- Launchers: Fire explosive projectiles or EMP bursts, spreading damage over a wide area. Capable of striking each target multiple times, though often not as effective as pinpoint damage from guns or cannons.
- Special: Non-projectile weapons with unique mechanics. Includes flamers, stasis beams, and tools usually for mining and construction.
- Melee: Close combat weapons for physically striking targets. Further subdivided by damage type, which also each have their own mechanics: Impact/Slashing/Piercing.
Once you divide the full item set into this many subcategories, the item count starts to seem a lot more modest.
In a game this focused on items, how they’re distributed throughout the game is an important issue to tackle. Central to the distribution scheme is the concept of “effectiveness rating,” essentially an item’s “level,” of which there are nine.
In game design in general I prefer avoid simply adding items with “bigger numbers,” emphasizing trade-offs instead. That said, higher-rated parts do usually have bigger numbers and are almost always better than their same-type counterparts (otherwise the label would be useless) to represent more advanced technology. However, number increases are tame enough that common end-game parts are only about two to three times as effective as the earliest parts, and while you’ll generally try to use the most effective parts you can, weaker parts can sometimes come in handy when you simply don’t have the power available to support the latest prototype cannon, for example.
So given that you may find yourself in (or even create) situations in which lower-level parts are useful, to an extent these parts should be available in later levels as well. Plus this will help add to item variation rather than always finding the same few types of items in the same areas.
The 7DRL item distribution scheme was extremely simple (like everything else in a 7DRL…), but effective. Items were randomly chosen from a pool of those with the same rating as the player’s current depth, with a 50% chance to choose an item with a lower rating. Before choosing the lower-rated item there’s a 50% chance of dropping the rating again, and so on until a final rating is chosen. As the world expands outward the game needs a more complex system, and one that will provide enough control to simplify later tweaking and balancing.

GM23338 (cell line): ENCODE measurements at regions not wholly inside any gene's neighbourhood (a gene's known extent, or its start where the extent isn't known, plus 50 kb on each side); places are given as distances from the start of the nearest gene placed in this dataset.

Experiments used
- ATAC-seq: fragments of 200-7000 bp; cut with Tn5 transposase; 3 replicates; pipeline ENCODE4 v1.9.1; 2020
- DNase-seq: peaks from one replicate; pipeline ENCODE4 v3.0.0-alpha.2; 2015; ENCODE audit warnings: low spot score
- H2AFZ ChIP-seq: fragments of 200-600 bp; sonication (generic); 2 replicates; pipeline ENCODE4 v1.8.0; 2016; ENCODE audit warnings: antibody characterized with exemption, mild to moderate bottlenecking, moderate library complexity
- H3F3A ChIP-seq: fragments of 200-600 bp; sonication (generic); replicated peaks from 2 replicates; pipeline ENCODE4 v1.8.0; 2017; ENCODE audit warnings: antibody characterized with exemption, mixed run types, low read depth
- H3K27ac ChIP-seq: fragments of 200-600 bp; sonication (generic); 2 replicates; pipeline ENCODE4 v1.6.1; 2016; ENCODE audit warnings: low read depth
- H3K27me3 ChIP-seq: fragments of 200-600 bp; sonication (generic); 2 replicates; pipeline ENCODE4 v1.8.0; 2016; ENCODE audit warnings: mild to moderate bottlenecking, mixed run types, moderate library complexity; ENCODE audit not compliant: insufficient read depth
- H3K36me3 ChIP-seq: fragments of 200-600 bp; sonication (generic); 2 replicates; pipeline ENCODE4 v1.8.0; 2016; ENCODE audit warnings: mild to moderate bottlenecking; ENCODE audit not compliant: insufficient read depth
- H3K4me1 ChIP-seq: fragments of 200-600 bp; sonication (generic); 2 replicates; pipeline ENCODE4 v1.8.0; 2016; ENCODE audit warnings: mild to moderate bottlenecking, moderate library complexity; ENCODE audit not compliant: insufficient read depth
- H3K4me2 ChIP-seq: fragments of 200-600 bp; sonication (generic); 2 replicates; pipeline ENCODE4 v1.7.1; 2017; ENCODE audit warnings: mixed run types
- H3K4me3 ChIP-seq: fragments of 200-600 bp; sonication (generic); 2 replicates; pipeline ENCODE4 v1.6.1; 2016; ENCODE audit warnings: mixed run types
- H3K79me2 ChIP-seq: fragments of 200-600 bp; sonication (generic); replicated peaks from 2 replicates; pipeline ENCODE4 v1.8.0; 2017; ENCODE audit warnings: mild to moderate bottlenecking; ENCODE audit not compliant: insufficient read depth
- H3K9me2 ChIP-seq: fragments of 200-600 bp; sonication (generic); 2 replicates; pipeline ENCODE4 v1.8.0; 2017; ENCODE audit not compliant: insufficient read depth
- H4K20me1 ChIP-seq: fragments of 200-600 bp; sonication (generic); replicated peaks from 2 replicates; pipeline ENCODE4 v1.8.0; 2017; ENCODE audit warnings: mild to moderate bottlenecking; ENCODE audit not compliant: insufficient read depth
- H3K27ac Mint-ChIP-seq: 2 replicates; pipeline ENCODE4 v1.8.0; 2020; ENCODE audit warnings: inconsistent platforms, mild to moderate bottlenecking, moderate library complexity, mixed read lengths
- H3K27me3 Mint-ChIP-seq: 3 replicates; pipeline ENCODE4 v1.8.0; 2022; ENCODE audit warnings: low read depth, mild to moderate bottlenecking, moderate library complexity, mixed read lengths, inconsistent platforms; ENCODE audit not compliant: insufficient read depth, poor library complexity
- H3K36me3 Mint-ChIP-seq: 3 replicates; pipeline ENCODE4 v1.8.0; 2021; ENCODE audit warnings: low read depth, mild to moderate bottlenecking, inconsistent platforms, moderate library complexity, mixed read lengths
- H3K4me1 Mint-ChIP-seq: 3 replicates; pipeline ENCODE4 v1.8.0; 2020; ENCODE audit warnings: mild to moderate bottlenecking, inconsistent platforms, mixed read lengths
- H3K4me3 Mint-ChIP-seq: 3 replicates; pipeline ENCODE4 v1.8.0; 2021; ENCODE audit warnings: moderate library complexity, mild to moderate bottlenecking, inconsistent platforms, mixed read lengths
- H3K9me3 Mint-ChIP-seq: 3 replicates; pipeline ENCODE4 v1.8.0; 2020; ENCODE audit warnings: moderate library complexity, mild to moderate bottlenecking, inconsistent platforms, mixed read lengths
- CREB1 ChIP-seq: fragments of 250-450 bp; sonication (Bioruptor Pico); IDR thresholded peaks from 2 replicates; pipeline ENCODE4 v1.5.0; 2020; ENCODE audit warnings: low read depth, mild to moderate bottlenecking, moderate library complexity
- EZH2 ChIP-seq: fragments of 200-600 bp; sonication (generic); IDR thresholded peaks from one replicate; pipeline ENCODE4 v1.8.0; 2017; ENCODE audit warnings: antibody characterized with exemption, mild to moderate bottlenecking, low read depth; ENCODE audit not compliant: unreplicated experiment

Because it’s meaningful to gameplay as mentioned above, Cogmind is keeping the concept of range-based distribution. In addition to the existing “rating” value, each item also sets several parameters that further define where and how often it may appear.
The first is “area,” which determines what types of maps may generate the item, which can be general (“any”), somewhat specific (“any controlled by a certain faction”), or very specific (“only this type of map”).
The second is “depth,” which determines the formula used to calculate the chance of choosing that item at each depth (if it’s available at all). This ranges from “anywhere” (equal frequency at all depths, for basic/common parts), to “wide” (at-rating depth and the five depths above it with decreasing frequency), to “narrow” (as wide, but only spread across three potential depths).
The third is “rarity,” either common, uncommon, rare, which determines the base value used in the depth formula. During the random selection process, items are not weighted equally. If so it would be impossible to mix items of multiple ratings and parameters in the same pool (which is why the 7DRL took an easy shortcut by first selecting the rating, though that resulted in a oversimplified system). For each map the game precalculates a pool of selectable items and their respective weights.
In the spirit of tweakability, all aspects of distribution are controlled via keywords used in the text file data. If necessary changes can be made directly to the distribution handling code without messing with the data. The data also contains a couple other parameters for balance purposes, namely a limit on the number of a given item which can appear in a single stockpile, as well as a map-wide limit on how many of that item can be generated.